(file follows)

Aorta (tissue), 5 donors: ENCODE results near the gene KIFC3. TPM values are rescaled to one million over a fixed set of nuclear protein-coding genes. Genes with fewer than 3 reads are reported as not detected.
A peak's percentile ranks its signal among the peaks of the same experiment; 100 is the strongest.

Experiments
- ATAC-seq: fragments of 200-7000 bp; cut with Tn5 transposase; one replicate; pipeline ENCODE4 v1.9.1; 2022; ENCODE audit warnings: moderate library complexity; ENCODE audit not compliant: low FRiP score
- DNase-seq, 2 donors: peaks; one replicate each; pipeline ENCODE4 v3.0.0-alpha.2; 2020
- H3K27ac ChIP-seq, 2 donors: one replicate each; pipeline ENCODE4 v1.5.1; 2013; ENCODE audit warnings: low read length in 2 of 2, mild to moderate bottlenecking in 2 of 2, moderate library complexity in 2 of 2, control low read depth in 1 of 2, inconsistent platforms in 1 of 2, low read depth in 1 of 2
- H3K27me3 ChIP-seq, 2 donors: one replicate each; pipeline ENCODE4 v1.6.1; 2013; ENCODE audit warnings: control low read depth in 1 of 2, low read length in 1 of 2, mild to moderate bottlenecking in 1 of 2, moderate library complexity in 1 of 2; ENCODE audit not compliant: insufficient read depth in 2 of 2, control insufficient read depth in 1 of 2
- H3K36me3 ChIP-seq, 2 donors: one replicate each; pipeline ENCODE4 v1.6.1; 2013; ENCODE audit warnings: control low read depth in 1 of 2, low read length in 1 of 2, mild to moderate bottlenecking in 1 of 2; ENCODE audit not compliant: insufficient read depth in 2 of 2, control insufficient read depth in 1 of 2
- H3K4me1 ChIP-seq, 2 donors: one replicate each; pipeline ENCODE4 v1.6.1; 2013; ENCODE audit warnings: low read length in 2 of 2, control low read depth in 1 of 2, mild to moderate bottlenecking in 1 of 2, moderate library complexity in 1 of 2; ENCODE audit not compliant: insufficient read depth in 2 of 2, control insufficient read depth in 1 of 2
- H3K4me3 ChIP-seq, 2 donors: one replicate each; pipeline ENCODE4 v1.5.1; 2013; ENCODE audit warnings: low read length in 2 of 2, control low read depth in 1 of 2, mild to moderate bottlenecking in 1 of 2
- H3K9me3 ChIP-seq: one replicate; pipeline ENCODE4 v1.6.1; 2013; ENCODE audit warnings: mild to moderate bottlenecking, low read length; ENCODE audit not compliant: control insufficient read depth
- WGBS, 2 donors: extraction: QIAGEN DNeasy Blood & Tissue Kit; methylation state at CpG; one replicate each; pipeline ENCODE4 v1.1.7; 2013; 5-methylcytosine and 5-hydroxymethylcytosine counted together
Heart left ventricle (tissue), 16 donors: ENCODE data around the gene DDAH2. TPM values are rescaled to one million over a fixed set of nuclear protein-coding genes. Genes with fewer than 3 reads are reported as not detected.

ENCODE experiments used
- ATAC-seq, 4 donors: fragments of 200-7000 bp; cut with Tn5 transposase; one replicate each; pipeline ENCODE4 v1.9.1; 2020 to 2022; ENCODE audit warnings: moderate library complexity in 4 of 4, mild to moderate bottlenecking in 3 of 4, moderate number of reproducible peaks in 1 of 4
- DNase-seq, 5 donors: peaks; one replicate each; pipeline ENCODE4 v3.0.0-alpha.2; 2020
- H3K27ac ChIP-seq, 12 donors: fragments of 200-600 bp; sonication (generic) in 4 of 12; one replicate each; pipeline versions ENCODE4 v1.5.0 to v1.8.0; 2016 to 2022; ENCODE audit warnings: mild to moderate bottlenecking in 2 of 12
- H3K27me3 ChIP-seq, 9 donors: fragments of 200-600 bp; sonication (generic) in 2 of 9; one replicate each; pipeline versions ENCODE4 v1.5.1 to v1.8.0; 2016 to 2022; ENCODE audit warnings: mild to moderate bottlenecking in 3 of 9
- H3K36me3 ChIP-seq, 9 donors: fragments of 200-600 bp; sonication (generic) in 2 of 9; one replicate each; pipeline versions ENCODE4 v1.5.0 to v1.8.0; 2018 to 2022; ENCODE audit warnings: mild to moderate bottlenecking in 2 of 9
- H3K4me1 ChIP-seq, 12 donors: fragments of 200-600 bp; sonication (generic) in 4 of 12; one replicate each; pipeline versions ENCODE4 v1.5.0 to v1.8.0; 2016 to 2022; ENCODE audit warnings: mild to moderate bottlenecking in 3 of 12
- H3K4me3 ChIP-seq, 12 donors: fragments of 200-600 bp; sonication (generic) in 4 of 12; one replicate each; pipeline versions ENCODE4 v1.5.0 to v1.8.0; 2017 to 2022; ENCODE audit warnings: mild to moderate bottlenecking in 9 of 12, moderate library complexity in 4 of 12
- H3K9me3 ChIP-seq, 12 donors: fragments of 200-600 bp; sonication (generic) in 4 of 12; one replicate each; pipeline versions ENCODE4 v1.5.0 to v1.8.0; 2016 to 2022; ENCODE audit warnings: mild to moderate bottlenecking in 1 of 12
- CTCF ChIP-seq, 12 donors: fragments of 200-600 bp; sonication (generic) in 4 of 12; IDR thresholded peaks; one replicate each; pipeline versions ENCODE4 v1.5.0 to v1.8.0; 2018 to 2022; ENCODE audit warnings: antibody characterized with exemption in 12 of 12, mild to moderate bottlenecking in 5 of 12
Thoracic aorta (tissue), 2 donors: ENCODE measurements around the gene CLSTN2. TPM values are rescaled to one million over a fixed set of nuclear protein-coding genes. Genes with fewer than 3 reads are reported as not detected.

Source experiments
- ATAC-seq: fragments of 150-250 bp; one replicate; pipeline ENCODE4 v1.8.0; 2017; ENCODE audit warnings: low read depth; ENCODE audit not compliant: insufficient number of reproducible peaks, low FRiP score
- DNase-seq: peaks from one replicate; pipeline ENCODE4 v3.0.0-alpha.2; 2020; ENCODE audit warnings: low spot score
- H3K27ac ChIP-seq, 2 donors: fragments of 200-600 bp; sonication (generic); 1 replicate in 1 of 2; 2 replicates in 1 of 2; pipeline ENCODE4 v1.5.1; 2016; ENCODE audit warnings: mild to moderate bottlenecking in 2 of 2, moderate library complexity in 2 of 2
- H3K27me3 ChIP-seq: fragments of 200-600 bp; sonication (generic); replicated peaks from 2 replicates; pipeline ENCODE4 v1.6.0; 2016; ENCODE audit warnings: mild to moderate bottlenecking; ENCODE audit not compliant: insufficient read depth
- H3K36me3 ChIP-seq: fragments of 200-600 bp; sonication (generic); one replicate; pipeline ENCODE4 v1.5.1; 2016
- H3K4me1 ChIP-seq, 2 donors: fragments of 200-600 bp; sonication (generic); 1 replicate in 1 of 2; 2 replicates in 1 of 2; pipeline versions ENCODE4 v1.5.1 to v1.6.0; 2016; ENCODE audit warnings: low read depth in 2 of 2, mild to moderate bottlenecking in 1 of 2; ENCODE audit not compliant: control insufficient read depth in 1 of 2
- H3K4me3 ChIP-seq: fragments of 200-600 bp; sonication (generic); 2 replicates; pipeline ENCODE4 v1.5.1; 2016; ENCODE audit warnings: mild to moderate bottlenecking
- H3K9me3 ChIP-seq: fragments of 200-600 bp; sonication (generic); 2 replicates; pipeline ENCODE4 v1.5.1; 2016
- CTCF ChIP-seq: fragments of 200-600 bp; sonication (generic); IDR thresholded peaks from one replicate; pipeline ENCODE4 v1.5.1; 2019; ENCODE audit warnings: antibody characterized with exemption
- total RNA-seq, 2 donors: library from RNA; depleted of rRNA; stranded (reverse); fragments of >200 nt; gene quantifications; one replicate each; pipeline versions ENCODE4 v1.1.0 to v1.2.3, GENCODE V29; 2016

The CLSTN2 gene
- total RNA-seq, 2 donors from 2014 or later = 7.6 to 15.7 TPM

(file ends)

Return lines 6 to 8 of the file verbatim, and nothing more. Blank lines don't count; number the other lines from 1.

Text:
- H3K27ac ChIP-seq, 2 donors: one replicate each; pipeline ENCODE4 v1.5.1; 2013; ENCODE audit warnings: low read length in 2 of 2, mild to moderate bottlenecking in 2 of 2, moderate library complexity in 2 of 2, control low read depth in 1 of 2, inconsistent platforms in 1 of 2, low read depth in 1 of 2
- H3K27me3 ChIP-seq, 2 donors: one replicate each; pipeline ENCODE4 v1.6.1; 2013; ENCODE audit warnings: control low read depth in 1 of 2, low read length in 1 of 2, mild to moderate bottlenecking in 1 of 2, moderate library complexity in 1 of 2; ENCODE audit not compliant: insufficient read depth in 2 of 2, control insufficient read depth in 1 of 2
- H3K36me3 ChIP-seq, 2 donors: one replicate each; pipeline ENCODE4 v1.6.1; 2013; ENCODE audit warnings: control low read depth in 1 of 2, low read length in 1 of 2, mild to moderate bottlenecking in 1 of 2; ENCODE audit not compliant: insufficient read depth in 2 of 2, control insufficient read depth in 1 of 2